The Truth Behind Some of the Common Myths About Vegetarianism

Here is the truth behind some of the common myths about vegetarianism shared in Cooking Well: Healthy Vegetarian, a complete guide that provides over 125 meatless and simple recipes that are as delicious as they are nutritious.

Myth #1 — Vegetarian diets aren’t healthy, because they don’t include meats. This is not true. While it is true that an unbalanced vegetarian diet can be just as unhealthy as an unbalanced meat-based one, a balanced vegetarian diet is healthy. In fact, the American Dietetic Association (ADA) recognizes that well-balanced vegetarian and vegan diets are beneficial for all age groups. Statistics show that vegetarians who eat a proportionate and well planned diet have lower cholesterol and fewer problems with obesity, and are at a lower risk for a slew of serious diseases (such as cancer, heart disease, osteoporosis, stroke, and diabetes).

Myth #2 — Once can reap the benefits of vegetarianism by simply giving up meat. This is completely false and potentially dangerous to the person’s body. Yes, becoming a vegetarian means forgoing meat and other animal flesh, but it also requires more than that. A diet devoid of meats that is not replaced with a balanced diet that includes healthy vegetarian choices — like legumes, fruits, vegetables, nuts, seeds, grains, and greens — can do more harm than good.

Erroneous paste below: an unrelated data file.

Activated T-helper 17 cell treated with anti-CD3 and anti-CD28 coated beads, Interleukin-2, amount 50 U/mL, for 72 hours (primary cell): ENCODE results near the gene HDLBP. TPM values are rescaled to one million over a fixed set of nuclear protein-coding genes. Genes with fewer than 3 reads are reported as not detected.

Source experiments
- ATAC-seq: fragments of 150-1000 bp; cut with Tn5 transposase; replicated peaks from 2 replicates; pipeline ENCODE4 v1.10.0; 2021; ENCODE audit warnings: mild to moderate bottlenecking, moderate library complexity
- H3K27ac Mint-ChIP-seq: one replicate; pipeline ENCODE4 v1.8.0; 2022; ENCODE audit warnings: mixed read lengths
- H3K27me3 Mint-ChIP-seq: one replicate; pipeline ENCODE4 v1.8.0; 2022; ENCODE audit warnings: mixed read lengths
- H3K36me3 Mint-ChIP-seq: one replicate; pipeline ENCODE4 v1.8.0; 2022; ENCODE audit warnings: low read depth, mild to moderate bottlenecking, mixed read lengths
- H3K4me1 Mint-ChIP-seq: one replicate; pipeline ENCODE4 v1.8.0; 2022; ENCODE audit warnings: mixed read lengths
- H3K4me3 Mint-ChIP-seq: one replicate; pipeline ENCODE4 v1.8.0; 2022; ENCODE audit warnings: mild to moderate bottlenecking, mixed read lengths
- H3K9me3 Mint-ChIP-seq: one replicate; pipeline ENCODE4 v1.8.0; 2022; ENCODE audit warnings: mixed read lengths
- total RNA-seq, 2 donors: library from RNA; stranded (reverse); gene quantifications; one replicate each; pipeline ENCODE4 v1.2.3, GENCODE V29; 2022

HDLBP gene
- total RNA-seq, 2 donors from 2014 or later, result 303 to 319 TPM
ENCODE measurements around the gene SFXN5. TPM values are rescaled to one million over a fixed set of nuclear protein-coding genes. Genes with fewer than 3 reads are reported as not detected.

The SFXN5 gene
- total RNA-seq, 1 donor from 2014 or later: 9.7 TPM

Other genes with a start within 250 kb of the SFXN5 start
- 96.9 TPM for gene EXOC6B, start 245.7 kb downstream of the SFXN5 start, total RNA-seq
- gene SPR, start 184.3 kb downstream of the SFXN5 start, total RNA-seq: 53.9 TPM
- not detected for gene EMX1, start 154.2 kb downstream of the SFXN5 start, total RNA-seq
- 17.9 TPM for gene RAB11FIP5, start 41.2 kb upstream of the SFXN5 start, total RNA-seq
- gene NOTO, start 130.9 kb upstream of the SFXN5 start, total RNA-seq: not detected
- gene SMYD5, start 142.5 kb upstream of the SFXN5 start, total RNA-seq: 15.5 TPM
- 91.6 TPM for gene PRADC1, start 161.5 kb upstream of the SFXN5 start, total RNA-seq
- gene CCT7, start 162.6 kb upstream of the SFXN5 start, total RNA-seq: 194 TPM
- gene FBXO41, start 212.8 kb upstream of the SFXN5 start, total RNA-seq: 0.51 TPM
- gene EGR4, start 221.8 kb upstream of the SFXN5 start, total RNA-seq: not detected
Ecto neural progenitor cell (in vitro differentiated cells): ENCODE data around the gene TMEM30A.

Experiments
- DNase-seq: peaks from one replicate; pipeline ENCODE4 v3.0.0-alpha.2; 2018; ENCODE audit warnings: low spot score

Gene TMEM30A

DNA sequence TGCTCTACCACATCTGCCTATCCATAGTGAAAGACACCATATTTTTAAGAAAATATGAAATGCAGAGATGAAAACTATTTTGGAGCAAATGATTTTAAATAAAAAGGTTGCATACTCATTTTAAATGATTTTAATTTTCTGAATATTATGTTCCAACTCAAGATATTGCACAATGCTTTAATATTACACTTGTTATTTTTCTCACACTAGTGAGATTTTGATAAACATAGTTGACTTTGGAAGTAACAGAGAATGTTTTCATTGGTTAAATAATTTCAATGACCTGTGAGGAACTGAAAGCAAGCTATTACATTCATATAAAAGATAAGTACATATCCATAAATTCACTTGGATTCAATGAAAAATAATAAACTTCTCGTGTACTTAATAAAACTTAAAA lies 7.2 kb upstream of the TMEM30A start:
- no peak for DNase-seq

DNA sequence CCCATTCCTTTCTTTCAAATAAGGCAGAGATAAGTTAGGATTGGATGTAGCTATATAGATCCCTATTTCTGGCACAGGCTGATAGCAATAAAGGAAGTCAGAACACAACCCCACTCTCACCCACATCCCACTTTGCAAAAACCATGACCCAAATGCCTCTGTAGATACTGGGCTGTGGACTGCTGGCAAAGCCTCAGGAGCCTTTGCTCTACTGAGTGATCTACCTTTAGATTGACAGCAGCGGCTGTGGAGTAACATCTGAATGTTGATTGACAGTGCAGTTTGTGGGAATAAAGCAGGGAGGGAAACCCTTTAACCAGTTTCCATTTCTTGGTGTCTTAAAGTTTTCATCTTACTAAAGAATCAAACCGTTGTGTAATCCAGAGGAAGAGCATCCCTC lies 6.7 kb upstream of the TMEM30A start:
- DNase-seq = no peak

Myth #3 — Vegetarian diets are all low in fat. While vegetarian diets are normally lower in fat than most diets that include meat and other animal flesh, that fact alone does not automatically make them low-fat. Most vegetarian diets are significantly lower in saturated fats, but there are many vegetarian foods that contain high levels of fat. For instance, nuts, soy-based foods, and seeds are high in vegetable fat. Also, vegetarians who eat dairy products and eggs can quickly consume high levels of fat. It is just as necessary to monitor the fat content in a vegetarian diet as in any other.

Myth #4 — Eating vegetarian meals is complicated and more time-consuming. Actually, the preparation and cooking of many healthy vegetarian meals can be done as easily and in the same amount of time as meat-based ones. In recent years, there has also been an increase in the number of vegetarian convenience foods available. Making use of canned and instant beans and soy products like tofu and tempeh can also make cooking vegetarian meals quicker and easier.

 

Reprinted with permission from Cooking Well: Healthy Vegetarian. ISBN: 978-1-57826-389-9 $12.50 (paperback). From Hatherleigh Press. Distributed by Random House.